Here's how you deal with the run in the clear: Get yourself some old style single edge razor blades. Tilt one at an angle and drag it sideways (at a right angle to the long edge of the blade) across a piece of 400 grit sandpaper, just in one direction. What you're trying to do here is create a small burr along one side of the blade. Next, slightly bend the blade with your fingers to put a very slight curve in it such that the burr is on the "outside arc" of the curve. You've just created a very small, very sharp plane. Now, carefully and with almost no pressure, "drag" the burred edge of the blade along your run. The 'inside" of the arc you bent into the blade will be pointing "up/out" - away from the surface. Having this arc in the blade makes it so that only a very small part of it contacts the surface you're working on. What you're doing is slowly planing down the run. Keep going (make another blade when that one gets too dull to cut easily) until you've leveled the run. Now all you have to do is lightly wet sand it to take the scratches out left by the "plane", then use a little buffing/polishing compound on the spot to bring the gloss back out. Viola --- no more run and you've got a smooth, flat, shiny finish. This same technique works in dealing with runs in the clear on your "real" paint job too. It's hard to sand out a run with sandpaper and not also sand on the area next to the run - where you really don't want to sand any. Using the razor blade trick gives you much finer control over where you're cutting and lets you work only on the high spots.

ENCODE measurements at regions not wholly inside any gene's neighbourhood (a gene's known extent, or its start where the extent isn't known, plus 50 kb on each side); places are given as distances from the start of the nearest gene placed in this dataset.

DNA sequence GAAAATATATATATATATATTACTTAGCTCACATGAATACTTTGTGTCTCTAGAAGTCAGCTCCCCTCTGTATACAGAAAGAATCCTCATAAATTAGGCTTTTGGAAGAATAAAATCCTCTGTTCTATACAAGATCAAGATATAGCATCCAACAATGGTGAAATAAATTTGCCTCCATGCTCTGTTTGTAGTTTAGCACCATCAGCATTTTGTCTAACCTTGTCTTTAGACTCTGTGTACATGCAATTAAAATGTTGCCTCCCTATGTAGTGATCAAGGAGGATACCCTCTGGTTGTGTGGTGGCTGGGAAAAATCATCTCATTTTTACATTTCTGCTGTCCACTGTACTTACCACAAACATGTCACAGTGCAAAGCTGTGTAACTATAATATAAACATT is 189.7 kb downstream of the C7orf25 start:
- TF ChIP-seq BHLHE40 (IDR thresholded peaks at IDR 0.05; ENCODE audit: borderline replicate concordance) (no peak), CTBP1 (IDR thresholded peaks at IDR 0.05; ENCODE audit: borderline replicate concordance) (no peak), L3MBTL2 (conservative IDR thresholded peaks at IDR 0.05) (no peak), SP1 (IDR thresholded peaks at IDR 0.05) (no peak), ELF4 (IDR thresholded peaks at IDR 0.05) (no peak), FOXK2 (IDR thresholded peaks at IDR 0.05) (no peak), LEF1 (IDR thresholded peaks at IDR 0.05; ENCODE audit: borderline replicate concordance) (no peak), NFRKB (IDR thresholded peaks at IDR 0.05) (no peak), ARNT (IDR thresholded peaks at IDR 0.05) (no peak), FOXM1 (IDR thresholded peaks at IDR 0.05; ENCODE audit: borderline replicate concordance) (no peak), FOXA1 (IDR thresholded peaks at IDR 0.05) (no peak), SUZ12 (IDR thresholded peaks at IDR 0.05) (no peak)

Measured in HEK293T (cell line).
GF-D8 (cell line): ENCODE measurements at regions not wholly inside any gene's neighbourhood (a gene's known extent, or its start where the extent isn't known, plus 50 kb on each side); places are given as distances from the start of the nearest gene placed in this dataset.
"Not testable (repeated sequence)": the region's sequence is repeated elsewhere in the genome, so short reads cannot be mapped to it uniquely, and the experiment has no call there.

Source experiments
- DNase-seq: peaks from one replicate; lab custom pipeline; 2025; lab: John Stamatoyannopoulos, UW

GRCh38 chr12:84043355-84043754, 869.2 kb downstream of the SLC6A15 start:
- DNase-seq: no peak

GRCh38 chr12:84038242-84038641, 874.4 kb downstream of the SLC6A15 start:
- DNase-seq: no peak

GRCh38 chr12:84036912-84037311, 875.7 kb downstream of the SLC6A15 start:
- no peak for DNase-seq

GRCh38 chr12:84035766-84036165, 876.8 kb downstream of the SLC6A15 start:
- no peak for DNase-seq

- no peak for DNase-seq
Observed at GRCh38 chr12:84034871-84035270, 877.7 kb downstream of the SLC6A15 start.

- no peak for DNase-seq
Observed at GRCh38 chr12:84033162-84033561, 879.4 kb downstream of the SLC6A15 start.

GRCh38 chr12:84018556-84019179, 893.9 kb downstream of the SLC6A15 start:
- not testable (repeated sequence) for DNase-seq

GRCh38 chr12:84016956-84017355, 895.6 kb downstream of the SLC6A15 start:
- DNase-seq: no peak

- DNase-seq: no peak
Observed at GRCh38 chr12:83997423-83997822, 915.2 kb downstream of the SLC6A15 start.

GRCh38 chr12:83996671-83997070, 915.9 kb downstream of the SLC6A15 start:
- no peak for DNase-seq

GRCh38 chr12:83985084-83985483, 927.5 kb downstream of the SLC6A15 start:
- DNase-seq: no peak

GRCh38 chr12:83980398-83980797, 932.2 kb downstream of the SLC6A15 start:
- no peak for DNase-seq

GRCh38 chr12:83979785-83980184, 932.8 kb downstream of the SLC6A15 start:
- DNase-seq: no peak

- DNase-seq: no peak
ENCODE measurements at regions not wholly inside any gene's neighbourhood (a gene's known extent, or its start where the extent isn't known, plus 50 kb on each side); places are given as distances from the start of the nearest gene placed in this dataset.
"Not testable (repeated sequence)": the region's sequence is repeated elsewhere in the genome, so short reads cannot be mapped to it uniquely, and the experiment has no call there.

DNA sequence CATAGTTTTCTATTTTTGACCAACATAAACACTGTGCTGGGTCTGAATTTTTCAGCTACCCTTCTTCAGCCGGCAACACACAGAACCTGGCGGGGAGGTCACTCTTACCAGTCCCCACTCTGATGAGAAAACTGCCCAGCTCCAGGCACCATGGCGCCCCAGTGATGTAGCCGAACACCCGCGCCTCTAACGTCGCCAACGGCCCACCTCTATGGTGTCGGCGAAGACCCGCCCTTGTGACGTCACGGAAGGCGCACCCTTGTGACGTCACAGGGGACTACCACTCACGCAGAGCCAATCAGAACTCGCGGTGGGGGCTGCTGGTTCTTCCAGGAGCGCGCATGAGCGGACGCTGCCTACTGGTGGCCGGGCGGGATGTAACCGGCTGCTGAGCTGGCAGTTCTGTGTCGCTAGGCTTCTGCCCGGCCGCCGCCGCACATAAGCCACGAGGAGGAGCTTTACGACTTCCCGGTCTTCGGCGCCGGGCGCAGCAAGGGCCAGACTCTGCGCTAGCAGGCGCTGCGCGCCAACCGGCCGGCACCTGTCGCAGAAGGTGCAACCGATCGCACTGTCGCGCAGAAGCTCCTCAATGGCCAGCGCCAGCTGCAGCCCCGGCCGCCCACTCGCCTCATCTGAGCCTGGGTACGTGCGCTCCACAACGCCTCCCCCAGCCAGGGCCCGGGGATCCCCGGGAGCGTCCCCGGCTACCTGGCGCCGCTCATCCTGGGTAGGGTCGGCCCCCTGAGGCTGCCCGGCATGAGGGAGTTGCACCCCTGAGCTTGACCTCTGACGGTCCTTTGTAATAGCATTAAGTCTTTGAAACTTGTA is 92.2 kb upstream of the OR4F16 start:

Bear
thanks, i'll be needing this soon
 

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Discussion Starter #7
Why not lightly sand the spot then apply a thin coat of clear over the spot?
i sprayed the sealer over my primer too heavy and got a run, after its flash time, i went ahead and put a layer of base down. the run did not look bad for where it is, so i put two more layers of base down, then 3 layers of clear. if i sand the run down, i would eat down to the sealer (where the run started). i'm not sure how to handle that.
 

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Your just gonna have to deal with it. The run hapened and you did not fix it on that level. Now you have 6 coats on top of the run. NO way to fix a sealer/primer run with base and clear. Ya go what ya got unless you spot fix. Sand down to the sealer and start again. I'll be spraying mine in a week or so. The only thing I keep telling myself is don't try and cover a screw up. Sometimes ya just gotta sit back and let the paint dry to fix it.
 

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Discussion Starter #10
:agree

The seam sealer on the firewall was applied with anything the assembler had laying around including running 2 fingers over the sealer. I don't think a small run will be a problem.
thats what i was thinking when i painted it, and decided to keep going, if it was the outside of the car i would have let the sealer cure, sand it down, and re-do, but a lower section of the firewall...let it eat.